The fluid dose rate for surfactants, saline solutions, thickened drives, etc., can be expressed as a fraction of the pore volume (PV). This expression is commonly used to describe the void space in a natural geologic formation or a laboratory simulation, such as sand-packed tube. Progression of fluid through a formation is a slow process, being expressed in a few meters per day, or considerably less. When describing the treatment of a formation with 0.1 PV of surfactant slug, a period of days is usually implied, even for long tube scaled systems. Were a 10% equivalent pore volume to be injected in a natural formation, the linear rate might require months to inject.
For instance, certain connate waters having total dissolved solids (TDS) of 12 to 23 weight percent or more are found in natural formations, and are available for use as carriers or driving fluids. Pure water may be costly or obtainable in limited amount, requiring precise measures to be taken in conservation. It is known to drive a surfactant slug with successive fractional pore volumes of high-salinity brine, followed by a sharply-reduced concentration in the subsequent slug. It is believed that such drastic reduction in salinity contributes to reductions in reservoir permeability and/or to promotion of high emulsion viscosity, and results in higher operating pressures to maintain a constant linear flow rate in the formation.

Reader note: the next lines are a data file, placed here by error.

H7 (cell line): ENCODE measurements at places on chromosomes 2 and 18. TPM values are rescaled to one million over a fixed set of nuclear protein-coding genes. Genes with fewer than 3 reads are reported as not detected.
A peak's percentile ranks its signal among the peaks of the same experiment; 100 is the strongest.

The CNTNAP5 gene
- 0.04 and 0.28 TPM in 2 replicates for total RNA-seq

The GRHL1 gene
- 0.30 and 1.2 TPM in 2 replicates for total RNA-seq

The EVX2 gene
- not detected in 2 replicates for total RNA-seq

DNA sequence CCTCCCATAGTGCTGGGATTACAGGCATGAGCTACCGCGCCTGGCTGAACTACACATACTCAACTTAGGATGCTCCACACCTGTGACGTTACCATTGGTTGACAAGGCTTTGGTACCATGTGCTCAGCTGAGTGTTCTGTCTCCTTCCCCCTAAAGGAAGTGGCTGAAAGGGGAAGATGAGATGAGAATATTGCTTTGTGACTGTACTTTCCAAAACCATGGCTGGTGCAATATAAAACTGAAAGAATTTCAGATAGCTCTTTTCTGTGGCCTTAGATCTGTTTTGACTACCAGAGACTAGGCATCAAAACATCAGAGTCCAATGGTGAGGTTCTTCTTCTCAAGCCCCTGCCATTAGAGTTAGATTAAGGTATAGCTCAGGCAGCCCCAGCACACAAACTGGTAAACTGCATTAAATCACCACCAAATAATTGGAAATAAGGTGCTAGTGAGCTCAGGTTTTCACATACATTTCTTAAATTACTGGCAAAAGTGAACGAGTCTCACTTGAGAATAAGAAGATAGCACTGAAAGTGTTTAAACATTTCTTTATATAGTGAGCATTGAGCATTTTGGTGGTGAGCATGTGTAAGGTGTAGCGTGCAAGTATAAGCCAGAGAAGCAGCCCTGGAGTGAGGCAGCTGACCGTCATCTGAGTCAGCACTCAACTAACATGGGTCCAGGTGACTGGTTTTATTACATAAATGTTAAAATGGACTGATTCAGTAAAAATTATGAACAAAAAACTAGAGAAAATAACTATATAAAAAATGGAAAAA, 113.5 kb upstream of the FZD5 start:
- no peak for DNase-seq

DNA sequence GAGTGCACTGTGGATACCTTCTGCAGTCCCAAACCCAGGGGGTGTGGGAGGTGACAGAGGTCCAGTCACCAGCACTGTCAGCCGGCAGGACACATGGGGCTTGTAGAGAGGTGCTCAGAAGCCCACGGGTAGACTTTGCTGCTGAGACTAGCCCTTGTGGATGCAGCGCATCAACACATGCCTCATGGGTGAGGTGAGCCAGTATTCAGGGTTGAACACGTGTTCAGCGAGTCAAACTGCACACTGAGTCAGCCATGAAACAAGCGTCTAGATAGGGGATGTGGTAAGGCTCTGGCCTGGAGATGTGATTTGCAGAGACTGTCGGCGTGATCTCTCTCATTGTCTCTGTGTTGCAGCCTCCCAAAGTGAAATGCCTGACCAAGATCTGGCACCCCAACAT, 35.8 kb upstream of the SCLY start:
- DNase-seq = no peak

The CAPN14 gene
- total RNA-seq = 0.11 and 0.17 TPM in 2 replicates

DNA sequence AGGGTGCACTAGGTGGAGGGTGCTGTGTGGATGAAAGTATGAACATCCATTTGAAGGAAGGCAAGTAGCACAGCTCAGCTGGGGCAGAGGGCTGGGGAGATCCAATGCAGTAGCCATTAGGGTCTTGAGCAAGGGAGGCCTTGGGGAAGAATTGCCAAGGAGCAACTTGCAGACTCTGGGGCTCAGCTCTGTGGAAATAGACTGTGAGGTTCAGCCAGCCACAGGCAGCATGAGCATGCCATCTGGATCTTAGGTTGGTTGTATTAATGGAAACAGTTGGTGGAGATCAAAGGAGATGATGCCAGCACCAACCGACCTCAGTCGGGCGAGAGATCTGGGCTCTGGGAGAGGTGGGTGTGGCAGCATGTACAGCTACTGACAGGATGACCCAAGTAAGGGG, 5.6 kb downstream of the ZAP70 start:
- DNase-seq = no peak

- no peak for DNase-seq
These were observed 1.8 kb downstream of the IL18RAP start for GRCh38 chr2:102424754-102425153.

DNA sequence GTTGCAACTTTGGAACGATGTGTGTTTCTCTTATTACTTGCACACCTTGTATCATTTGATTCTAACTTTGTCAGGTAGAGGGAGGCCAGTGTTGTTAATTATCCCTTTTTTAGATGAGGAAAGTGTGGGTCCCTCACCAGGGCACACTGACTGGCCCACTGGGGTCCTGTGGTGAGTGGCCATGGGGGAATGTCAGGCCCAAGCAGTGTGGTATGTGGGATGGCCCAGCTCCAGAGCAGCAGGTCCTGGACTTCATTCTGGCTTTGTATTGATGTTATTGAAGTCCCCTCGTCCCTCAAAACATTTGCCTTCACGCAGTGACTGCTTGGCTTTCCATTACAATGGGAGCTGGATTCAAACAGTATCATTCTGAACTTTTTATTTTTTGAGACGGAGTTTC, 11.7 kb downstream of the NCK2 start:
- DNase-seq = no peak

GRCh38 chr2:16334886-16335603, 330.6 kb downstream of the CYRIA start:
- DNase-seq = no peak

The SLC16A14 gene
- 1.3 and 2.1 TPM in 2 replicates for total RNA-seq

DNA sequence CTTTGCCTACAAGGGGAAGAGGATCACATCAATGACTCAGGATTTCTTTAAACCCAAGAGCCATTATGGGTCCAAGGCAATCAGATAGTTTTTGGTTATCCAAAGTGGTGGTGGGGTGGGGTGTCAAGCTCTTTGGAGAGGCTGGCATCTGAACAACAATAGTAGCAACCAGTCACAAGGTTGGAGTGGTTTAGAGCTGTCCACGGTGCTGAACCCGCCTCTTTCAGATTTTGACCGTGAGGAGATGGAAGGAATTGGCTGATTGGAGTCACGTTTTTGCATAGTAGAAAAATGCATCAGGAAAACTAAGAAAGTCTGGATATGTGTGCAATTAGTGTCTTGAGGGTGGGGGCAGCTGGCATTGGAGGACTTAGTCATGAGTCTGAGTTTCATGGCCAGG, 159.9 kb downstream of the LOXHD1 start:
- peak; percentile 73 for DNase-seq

By reducing salinity from the high concentration to the desired low concentration in a plurality of spaced or variable increments, it has been found that lower pressure is required to maintain the recovery process.
Economic operation of a modern waterflooding process requires low pressure drop, miminized chemical loss and optimum oil recovery to be successful. By the present process, a relatively low total pore volume throughput and low process drop can be obtained. By incrementally or continuously varying the salt content of a brine driving medium, an effective surfactant waterflooding technique can be achieved, in which a thorough recovery is obtained without undue energy being consumed in pumping the fluids. By gradually decreasing the salt concentration of a rich brine from high-salt to low-salt content, formation of viscous, low mobility emulsions can be minimized.
This invention may be used advantageously in surfactant water flooding processes wherein the surfactant slug contains at least one anionic surfactant, such as hydrocarbyl-polyalkoxy sulfonate or sulfate. Multi-component surfactant materials are advantageous, especially containing cosurfactants and sacrificial agents.